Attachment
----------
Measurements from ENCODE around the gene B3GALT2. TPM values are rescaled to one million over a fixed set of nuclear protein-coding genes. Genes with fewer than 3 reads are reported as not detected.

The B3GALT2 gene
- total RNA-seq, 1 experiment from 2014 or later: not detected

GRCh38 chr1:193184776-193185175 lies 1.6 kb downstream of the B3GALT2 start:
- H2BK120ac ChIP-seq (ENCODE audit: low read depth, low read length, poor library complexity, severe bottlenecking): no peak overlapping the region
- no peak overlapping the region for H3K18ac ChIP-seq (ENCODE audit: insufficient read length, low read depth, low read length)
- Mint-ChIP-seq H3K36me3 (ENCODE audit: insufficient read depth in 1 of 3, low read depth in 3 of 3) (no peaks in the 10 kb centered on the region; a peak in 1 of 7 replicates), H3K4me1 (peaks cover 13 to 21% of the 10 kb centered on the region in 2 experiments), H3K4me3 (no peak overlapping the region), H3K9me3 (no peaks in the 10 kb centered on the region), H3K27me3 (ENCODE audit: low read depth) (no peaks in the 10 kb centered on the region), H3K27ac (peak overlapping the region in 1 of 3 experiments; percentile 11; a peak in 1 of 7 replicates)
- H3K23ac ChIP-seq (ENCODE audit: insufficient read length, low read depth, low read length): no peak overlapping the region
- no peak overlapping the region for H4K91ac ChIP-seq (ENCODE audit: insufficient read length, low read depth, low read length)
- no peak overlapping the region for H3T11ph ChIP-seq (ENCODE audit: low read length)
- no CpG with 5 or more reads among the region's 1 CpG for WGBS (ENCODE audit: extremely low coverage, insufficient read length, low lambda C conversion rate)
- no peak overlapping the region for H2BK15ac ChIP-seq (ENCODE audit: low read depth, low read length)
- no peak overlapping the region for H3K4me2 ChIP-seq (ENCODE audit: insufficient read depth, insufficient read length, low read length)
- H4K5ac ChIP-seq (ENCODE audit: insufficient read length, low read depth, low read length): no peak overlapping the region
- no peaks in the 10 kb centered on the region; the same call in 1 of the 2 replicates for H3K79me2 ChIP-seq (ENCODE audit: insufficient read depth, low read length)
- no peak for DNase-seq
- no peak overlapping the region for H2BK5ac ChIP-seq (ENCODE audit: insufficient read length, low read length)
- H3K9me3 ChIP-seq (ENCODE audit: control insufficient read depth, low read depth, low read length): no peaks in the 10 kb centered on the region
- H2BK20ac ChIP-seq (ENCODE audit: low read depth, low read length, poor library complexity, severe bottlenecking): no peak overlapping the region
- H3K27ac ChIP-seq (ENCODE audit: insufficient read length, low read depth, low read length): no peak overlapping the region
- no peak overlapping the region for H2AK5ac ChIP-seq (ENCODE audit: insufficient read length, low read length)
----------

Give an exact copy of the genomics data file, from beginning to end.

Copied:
Measurements from ENCODE around the gene B3GALT2. TPM values are rescaled to one million over a fixed set of nuclear protein-coding genes. Genes with fewer than 3 reads are reported as not detected.

The B3GALT2 gene
- total RNA-seq, 1 experiment from 2014 or later: not detected

GRCh38 chr1:193184776-193185175 lies 1.6 kb downstream of the B3GALT2 start:
- H2BK120ac ChIP-seq (ENCODE audit: low read depth, low read length, poor library complexity, severe bottlenecking): no peak overlapping the region
- no peak overlapping the region for H3K18ac ChIP-seq (ENCODE audit: insufficient read length, low read depth, low read length)
- Mint-ChIP-seq H3K36me3 (ENCODE audit: insufficient read depth in 1 of 3, low read depth in 3 of 3) (no peaks in the 10 kb centered on the region; a peak in 1 of 7 replicates), H3K4me1 (peaks cover 13 to 21% of the 10 kb centered on the region in 2 experiments), H3K4me3 (no peak overlapping the region), H3K9me3 (no peaks in the 10 kb centered on the region), H3K27me3 (ENCODE audit: low read depth) (no peaks in the 10 kb centered on the region), H3K27ac (peak overlapping the region in 1 of 3 experiments; percentile 11; a peak in 1 of 7 replicates)
- H3K23ac ChIP-seq (ENCODE audit: insufficient read length, low read depth, low read length): no peak overlapping the region
- no peak overlapping the region for H4K91ac ChIP-seq (ENCODE audit: insufficient read length, low read depth, low read length)
- no peak overlapping the region for H3T11ph ChIP-seq (ENCODE audit: low read length)
- no CpG with 5 or more reads among the region's 1 CpG for WGBS (ENCODE audit: extremely low coverage, insufficient read length, low lambda C conversion rate)
- no peak overlapping the region for H2BK15ac ChIP-seq (ENCODE audit: low read depth, low read length)
- no peak overlapping the region for H3K4me2 ChIP-seq (ENCODE audit: insufficient read depth, insufficient read length, low read length)
- H4K5ac ChIP-seq (ENCODE audit: insufficient read length, low read depth, low read length): no peak overlapping the region
- no peaks in the 10 kb centered on the region; the same call in 1 of the 2 replicates for H3K79me2 ChIP-seq (ENCODE audit: insufficient read depth, low read length)
- no peak for DNase-seq
- no peak overlapping the region for H2BK5ac ChIP-seq (ENCODE audit: insufficient read length, low read length)
- H3K9me3 ChIP-seq (ENCODE audit: control insufficient read depth, low read depth, low read length): no peaks in the 10 kb centered on the region
- H2BK20ac ChIP-seq (ENCODE audit: low read depth, low read length, poor library complexity, severe bottlenecking): no peak overlapping the region
- H3K27ac ChIP-seq (ENCODE audit: insufficient read length, low read depth, low read length): no peak overlapping the region
- no peak overlapping the region for H2AK5ac ChIP-seq (ENCODE audit: insufficient read length, low read length)